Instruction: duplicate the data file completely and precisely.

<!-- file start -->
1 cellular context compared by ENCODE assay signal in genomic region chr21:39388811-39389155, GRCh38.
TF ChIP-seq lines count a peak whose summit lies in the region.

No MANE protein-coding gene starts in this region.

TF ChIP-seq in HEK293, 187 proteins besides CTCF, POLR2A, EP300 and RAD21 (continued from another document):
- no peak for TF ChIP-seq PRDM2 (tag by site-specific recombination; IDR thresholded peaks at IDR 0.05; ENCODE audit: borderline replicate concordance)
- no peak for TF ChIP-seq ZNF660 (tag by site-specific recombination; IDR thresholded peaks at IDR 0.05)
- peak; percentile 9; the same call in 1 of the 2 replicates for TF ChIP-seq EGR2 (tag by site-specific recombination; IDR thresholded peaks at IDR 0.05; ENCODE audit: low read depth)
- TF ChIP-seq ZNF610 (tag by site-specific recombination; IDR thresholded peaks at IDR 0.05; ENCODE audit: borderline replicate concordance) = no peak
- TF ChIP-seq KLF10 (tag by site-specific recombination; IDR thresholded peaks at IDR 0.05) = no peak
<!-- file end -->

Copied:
1 cellular context compared by ENCODE assay signal in genomic region chr21:39388811-39389155, GRCh38.
TF ChIP-seq lines count a peak whose summit lies in the region.

No MANE protein-coding gene starts in this region.

TF ChIP-seq in HEK293, 187 proteins besides CTCF, POLR2A, EP300 and RAD21 (continued from another document):
- no peak for TF ChIP-seq PRDM2 (tag by site-specific recombination; IDR thresholded peaks at IDR 0.05; ENCODE audit: borderline replicate concordance)
- no peak for TF ChIP-seq ZNF660 (tag by site-specific recombination; IDR thresholded peaks at IDR 0.05)
- peak; percentile 9; the same call in 1 of the 2 replicates for TF ChIP-seq EGR2 (tag by site-specific recombination; IDR thresholded peaks at IDR 0.05; ENCODE audit: low read depth)
- TF ChIP-seq ZNF610 (tag by site-specific recombination; IDR thresholded peaks at IDR 0.05; ENCODE audit: borderline replicate concordance) = no peak
- TF ChIP-seq KLF10 (tag by site-specific recombination; IDR thresholded peaks at IDR 0.05) = no peak